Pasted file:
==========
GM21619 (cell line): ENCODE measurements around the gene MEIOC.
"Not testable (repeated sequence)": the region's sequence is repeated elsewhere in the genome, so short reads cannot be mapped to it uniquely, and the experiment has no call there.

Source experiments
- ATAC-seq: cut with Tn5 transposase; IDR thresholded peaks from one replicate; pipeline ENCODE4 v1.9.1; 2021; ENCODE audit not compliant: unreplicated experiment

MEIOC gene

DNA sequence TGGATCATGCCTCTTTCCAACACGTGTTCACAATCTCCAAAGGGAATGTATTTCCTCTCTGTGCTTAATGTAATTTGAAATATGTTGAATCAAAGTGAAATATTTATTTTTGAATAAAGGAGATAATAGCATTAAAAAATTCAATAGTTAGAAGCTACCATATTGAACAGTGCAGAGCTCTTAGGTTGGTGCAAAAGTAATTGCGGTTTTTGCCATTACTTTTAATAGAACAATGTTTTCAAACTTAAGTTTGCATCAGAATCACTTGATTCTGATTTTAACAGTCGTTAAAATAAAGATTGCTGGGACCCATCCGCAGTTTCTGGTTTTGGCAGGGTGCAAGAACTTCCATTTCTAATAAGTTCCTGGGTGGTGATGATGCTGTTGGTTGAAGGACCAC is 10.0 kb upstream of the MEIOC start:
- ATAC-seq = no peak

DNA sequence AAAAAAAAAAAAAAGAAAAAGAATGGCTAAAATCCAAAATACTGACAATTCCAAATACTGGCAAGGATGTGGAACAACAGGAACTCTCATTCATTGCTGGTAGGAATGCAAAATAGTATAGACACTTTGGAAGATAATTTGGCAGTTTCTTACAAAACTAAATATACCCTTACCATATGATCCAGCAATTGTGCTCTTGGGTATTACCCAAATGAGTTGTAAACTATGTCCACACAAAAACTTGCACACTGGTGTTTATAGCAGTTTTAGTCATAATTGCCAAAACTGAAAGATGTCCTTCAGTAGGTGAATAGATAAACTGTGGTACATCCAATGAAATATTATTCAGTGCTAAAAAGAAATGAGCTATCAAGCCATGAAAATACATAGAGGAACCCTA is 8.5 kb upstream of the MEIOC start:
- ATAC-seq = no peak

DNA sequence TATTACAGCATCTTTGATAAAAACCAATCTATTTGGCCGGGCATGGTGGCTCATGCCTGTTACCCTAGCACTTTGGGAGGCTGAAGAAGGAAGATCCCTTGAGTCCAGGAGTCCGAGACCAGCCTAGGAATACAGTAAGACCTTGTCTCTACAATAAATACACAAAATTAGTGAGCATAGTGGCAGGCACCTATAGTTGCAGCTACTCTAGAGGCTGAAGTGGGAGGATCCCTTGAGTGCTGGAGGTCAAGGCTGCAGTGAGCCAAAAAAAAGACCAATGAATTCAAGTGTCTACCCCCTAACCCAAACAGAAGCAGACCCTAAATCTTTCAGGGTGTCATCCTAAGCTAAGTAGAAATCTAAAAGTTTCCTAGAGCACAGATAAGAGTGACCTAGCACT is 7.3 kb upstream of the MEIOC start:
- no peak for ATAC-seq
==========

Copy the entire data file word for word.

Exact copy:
GM21619 (cell line): ENCODE measurements around the gene MEIOC.
"Not testable (repeated sequence)": the region's sequence is repeated elsewhere in the genome, so short reads cannot be mapped to it uniquely, and the experiment has no call there.

Source experiments
- ATAC-seq: cut with Tn5 transposase; IDR thresholded peaks from one replicate; pipeline ENCODE4 v1.9.1; 2021; ENCODE audit not compliant: unreplicated experiment

MEIOC gene

DNA sequence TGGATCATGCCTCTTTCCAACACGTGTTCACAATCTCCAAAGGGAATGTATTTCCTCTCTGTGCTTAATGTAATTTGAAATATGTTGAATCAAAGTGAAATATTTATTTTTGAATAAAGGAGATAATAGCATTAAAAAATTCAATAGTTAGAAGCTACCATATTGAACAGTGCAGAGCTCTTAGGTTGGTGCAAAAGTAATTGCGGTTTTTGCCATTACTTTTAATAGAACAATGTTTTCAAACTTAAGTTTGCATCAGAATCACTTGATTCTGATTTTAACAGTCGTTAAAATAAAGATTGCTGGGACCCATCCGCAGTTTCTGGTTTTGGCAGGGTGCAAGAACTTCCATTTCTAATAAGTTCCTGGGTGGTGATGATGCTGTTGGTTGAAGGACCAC is 10.0 kb upstream of the MEIOC start:
- ATAC-seq = no peak

DNA sequence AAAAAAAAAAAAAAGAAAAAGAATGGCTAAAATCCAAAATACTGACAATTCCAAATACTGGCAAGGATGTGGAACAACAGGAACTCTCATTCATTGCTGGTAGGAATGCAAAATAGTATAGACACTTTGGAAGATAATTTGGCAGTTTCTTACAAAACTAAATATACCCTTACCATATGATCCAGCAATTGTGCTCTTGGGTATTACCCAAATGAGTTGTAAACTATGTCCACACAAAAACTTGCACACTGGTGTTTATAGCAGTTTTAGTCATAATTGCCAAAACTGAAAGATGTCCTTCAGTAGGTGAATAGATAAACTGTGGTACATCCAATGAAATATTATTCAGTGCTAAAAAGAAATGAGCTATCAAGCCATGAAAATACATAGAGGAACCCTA is 8.5 kb upstream of the MEIOC start:
- ATAC-seq = no peak

DNA sequence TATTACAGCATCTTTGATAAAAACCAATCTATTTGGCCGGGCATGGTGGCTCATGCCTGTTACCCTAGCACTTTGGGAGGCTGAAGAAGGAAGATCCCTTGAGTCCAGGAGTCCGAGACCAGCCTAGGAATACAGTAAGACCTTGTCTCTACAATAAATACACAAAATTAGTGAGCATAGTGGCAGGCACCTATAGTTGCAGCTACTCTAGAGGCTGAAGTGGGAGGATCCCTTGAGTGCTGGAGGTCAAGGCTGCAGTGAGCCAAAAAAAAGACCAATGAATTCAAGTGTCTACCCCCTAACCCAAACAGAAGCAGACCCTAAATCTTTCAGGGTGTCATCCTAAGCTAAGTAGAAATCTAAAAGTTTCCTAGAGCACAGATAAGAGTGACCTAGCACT is 7.3 kb upstream of the MEIOC start:
- no peak for ATAC-seq